Since the strain variation in Figure 2 occurs as a result of chemical reactions and thermal gradients, residual stresses accumulate throughout the cure cycle and remain within the fibres and matrix at the end. Figure 4.a shows that there are tension (67.74 MPa) residual stresses in the matrix and compressive (-47.5 MPa) residual stresses in the resin. When a detailed examination is carried out

in Figure 4.b of the resin, the regions where the fibres are closest to each other appear to display the lowest stress, whereas the fibre

resin intersection regions, in which the fibres are furthest from each other, exhibit the highest tension residual stresses. This indicates that fibre/matrix debonding will be initiated from this region when a part is exposed to subsequent loading. The compressive and tension residual stresses in the fibres and resin are balanced with respect

to the fibre volume fraction (59%) of this composite material at the micro level, as shown below:
67.74 ·(1-0.59)-47.5·0.59=0 (1)

When UD prepregs are laminated and laid onto a mold, mechanisms due to tool-part interactions are activated, and this brings about macro-level residual stresses which lead to distortions in parts. They can be seen in a U-shape mold, as in Figure 5. The mechanisms causing these distortions can be summarized as follows [3]:

-  When the tool and part are forced together through autoclave pressure and subjected to an increase in temperature, a shear interaction occurs between the tool and the part due to the fact that the metal and the composite have diGerent thermal expansion coeficients.

-  As this occurs prior to any significant degree of resin modulus development, the laminate modulus is very low and plies that are distant from the tooling are not loaded to the same extent as those close to the mold.

-  This non-uniform stress distribution is locked in as the resin cures, and once the tooling is withdrawn.

-   The resulting bending forces the part to fold away.

A macro-scale finite element model was developed to simulate the curing of 4-plies UD laminate on a U-shaped mold to see the resulting distortions at the end of the cure cycle [3]. The cure

shrinkage and elastic moduli developments in Figure 1 and Figure 2 were applied to this model. The predicted manufacturing distortions at the end of a U-shaped part’s cure cycle are presented in Figure 6. The resulting spring-in is evident. The magnitude of distortions is around 3 mm from both ends of the molds. The actual measurements of the manufacturing distortions of a real U-shaped part at the end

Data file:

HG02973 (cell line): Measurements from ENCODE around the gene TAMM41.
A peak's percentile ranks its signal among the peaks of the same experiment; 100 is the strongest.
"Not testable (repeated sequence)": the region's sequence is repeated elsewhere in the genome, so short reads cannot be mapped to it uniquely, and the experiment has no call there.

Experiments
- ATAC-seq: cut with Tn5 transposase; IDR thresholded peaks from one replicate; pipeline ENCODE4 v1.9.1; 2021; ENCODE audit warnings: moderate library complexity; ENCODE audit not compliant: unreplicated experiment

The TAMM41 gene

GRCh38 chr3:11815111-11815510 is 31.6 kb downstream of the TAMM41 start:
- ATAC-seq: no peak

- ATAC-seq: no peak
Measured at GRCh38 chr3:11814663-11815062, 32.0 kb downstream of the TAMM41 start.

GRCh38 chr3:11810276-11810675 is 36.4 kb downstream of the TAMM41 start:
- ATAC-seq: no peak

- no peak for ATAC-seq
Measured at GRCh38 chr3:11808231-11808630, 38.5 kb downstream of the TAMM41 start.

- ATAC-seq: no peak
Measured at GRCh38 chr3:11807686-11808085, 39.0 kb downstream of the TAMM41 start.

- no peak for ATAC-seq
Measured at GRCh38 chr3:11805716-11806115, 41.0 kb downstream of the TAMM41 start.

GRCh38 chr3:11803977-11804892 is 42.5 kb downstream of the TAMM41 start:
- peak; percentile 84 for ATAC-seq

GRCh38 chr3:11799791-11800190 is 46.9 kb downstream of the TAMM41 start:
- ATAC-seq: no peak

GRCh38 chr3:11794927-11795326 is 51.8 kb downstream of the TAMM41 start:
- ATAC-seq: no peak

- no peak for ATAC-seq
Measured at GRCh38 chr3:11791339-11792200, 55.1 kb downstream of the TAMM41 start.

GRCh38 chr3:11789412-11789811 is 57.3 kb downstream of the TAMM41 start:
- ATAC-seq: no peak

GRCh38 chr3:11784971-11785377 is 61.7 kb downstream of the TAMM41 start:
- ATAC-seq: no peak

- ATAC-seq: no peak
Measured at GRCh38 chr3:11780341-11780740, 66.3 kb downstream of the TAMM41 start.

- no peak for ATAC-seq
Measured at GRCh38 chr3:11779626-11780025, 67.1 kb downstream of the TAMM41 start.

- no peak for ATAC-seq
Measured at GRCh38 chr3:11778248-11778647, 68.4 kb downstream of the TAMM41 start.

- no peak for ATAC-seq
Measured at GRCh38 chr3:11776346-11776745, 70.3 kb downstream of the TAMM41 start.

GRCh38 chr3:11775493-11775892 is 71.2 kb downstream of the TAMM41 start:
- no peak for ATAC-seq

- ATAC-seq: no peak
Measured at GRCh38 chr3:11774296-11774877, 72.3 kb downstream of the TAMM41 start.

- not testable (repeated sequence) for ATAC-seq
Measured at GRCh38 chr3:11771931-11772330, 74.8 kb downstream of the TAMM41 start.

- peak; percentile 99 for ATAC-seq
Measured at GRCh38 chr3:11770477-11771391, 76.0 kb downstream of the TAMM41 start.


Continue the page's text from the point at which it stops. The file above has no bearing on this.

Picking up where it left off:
of the cure cycle can be seen in Figure 7. The measurements are very close to the predicted values. Residual stresses always form in the composites and cause distortion. However, they should be

considered during the design phase of the parts and the shape of the molds should be designed with an eye to the desired final shape of the products at the end of the cure cycles.

5.   Conclusion

The manufacturing of composite materials is a high temperature process in which two constituents with diGerent mechanical behaviours are processed together. This mismatch is an inevitable attribute of composite materials and gives rise to diGerent mechanisms throughout the cure cycle, causing the formation of residual stresses and shape distortions in final products. Process- induced residual stresses in composite materials are unavoidable, but they should be taken into consideration in both the design and manufacturing process in order to meet the twin requirements of dimensional accuracy and good property performance.

6.  References

1.  N. Ersoy, T. Garstka, K. Potter, M. R. Wisnom, D. Porter, M. Clegg, and G. Stringer, “Development of the properties of a carbon fibre reinforced thermosetting composite through cure”, Composites Part  A: Applied Science and Manufacturing, Vol. 41, No. 3 pp. 401–409, 2010.

2.   F. E. Öz, K. Cinar, and N. Ersoy, “Micromechanical progressive damage model for predicting resin dominated strength values of fibre reinforced composites under various types of loading”, ECCM 2012 - Composites at Venice, Proceedings of the 15th European Conference on Composite Materials, No. June pp. 24–28, 2012.

3.   K. Çınar, N. Ersoy, and F. E. Öz, “3D process modelling for distortions in manufacturing of polymer composite materials,” ECCM 2012 - Composites at Venice, Proceedings of the 15th European Conference on Composite Materials, 2012.